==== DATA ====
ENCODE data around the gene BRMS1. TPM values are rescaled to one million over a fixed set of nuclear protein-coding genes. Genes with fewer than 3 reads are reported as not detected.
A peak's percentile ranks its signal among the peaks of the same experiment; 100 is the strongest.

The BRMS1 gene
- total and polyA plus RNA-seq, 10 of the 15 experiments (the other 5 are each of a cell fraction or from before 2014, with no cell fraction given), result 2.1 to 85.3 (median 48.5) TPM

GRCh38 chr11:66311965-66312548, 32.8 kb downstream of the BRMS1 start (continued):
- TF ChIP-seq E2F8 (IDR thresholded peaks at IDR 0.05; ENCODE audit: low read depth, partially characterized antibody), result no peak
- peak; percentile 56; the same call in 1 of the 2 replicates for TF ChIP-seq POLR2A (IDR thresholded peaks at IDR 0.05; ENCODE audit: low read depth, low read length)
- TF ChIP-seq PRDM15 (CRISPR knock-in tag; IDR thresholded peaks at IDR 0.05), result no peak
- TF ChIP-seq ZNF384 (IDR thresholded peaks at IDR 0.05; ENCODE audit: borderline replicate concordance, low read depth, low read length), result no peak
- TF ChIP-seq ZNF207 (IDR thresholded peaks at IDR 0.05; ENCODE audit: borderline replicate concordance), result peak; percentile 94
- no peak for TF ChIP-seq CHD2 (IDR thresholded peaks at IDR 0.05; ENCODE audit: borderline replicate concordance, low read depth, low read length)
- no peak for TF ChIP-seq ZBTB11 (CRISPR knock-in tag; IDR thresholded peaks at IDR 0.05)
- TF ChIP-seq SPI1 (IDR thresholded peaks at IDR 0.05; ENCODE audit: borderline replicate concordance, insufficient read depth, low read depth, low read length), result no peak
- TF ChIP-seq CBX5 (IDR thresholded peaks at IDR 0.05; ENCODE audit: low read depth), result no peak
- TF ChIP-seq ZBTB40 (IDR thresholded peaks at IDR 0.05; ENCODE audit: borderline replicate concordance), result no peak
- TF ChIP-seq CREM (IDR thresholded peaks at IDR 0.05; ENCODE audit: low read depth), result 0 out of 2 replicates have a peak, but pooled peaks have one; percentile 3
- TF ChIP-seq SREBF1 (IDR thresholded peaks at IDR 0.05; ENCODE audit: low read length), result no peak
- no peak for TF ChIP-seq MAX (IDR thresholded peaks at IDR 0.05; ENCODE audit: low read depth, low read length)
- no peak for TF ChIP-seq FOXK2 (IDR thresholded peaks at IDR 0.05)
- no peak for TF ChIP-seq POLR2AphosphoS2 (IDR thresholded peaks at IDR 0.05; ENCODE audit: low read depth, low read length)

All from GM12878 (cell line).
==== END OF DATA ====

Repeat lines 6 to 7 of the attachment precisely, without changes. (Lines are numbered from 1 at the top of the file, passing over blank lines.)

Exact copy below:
- TF ChIP-seq E2F8 (IDR thresholded peaks at IDR 0.05; ENCODE audit: low read depth, partially characterized antibody), result no peak
- peak; percentile 56; the same call in 1 of the 2 replicates for TF ChIP-seq POLR2A (IDR thresholded peaks at IDR 0.05; ENCODE audit: low read depth, low read length)